11.15am: Kate Hawkesby with all the 🤔🤔🤔s this morning: “A school teacher emailed me the other day saying he makes sure he teaches his students both sides of the climate change debate. Some teachers say they won’t teach it at all, others preach it as gospel. What we need is balance.”
11.10am: A strong contender appears.
11.05am: Shout out to the kids but boo to all the fuddy duddy adults on Twitter confusing the message by throwing out each and every hashtag under the sun. Is it #Strike4Climate? #ClimateStrike? #ClimateStrikeNZ? #schoolsstrikeforclimate? #ss4cnz?
What do we want? https://t.co/8ytCchWBoW
— School Strike 4 Climate NZ (@schoolstrike4c1) March 14, 2019
The Wellington marchers, already at Parliament, careened down Willis Street despite orders to slow the pace. “WHAT DO WE WANT? CLIMATE JUSTICE! WHEN DO WE WANT IT? NOW!” On Twitter, Dr Rebecca Priestly says “this is the loudest and fastest protest march I’ve ever been on.”
10.45am: OK maybe it can (see previous post).
10.40am: They’re not pissing around. The Wellington crowd have marched at an incredible pace and are already arrived at parliament.
Sign of the day so far. Can it be beaten?
10.30am: They’re under way already in Wellington, and it’s a big turnout in Civic Square. Looks like at least a couple of thousand.
— MacDiarmid Institute (@MacDiarmidInsti) March 14, 2019
10:00am: What’s planned for today? We’ve rounded up the when, where, why and how in this post.
A powerful first person explanation: Why We’re Striking.
The Children’s Commissioner threw his weight behind the protesters in this piece for the Spinoff.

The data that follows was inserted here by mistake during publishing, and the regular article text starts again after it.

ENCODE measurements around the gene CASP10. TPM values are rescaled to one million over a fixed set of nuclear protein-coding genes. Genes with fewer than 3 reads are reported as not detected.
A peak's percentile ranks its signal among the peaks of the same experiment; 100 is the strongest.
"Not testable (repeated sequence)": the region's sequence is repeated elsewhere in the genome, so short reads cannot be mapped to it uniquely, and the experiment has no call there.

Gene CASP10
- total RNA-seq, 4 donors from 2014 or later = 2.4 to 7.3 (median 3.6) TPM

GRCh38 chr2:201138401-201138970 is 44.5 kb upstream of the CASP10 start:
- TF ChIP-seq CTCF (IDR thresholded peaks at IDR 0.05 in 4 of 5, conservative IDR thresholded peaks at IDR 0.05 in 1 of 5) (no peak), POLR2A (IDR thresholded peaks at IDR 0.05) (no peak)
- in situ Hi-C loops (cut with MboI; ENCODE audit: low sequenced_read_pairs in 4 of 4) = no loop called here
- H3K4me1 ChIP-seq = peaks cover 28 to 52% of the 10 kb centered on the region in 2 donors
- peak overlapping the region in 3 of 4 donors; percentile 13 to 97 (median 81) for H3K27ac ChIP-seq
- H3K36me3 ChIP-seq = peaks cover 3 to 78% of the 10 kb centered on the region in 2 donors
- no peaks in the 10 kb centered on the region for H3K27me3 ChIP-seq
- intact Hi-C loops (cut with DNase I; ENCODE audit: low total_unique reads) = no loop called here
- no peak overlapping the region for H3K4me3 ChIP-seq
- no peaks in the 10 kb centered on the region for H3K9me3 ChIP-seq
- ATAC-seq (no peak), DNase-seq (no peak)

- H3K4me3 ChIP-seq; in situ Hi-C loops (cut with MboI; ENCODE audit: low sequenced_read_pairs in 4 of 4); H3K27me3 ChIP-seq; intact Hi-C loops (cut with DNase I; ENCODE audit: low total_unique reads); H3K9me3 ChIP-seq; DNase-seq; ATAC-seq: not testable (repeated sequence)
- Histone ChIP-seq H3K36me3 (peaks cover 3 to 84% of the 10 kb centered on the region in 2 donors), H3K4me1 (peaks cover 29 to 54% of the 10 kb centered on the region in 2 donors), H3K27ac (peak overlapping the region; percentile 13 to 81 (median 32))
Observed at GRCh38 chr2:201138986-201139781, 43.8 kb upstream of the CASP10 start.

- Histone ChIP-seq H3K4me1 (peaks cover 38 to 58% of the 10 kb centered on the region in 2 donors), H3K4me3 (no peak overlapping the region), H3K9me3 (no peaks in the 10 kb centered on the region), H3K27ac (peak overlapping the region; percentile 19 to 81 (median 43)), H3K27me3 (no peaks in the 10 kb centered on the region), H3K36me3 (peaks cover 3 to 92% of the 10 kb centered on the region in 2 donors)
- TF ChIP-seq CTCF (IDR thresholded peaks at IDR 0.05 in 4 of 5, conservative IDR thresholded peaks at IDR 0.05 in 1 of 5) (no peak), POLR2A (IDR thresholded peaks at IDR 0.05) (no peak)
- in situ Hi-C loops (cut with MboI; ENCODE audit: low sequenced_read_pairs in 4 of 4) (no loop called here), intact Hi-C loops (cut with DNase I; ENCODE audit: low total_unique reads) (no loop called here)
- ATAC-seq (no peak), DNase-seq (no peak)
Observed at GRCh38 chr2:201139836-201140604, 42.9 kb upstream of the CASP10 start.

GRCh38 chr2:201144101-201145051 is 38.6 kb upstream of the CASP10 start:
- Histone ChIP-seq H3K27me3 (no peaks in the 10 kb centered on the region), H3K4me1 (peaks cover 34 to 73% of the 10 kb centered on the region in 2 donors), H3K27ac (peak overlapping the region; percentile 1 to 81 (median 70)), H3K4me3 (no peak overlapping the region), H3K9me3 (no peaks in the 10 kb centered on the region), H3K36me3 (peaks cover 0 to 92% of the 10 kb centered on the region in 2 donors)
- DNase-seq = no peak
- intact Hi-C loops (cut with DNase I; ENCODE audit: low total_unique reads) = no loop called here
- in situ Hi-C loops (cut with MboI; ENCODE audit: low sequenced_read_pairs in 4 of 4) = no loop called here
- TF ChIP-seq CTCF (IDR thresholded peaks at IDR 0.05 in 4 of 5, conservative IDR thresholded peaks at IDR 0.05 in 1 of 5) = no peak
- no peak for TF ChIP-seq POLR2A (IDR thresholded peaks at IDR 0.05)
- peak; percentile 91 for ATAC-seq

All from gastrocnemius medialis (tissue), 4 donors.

Planning to strike today? Alex Casey spoke to veteran NZ protesters for their tips for the newbies. Get that here.
Organisers’ guidelines are here.
And you have to read Rebecca Macfie’s interview with David Wallace-Wells, author of probably the year’s most important book. Of the climate strike, he says: “It’s become a major global story, and one of the few things that has made climate change a running daily conversation point in much of the world. And that’s basically unprecedented. Incredible, remarkable, laudable and encouraging. But protest alone gets you only so far, and it’s a matter of exactly how all of our national politics respond to that pressure that will determine just how effective it is.”
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One more thing: Listen to episode one of Good Ancestors, a four-part podcast that examines the role of children in our planet’s future on the player above, subscribe on iTunes, or download this episode (right click and save).
9.30am: A very apt headline to start the day: Greta Thunberg, whose individual strike started this whole crazy thing, has been nominated for the Nobel Prize.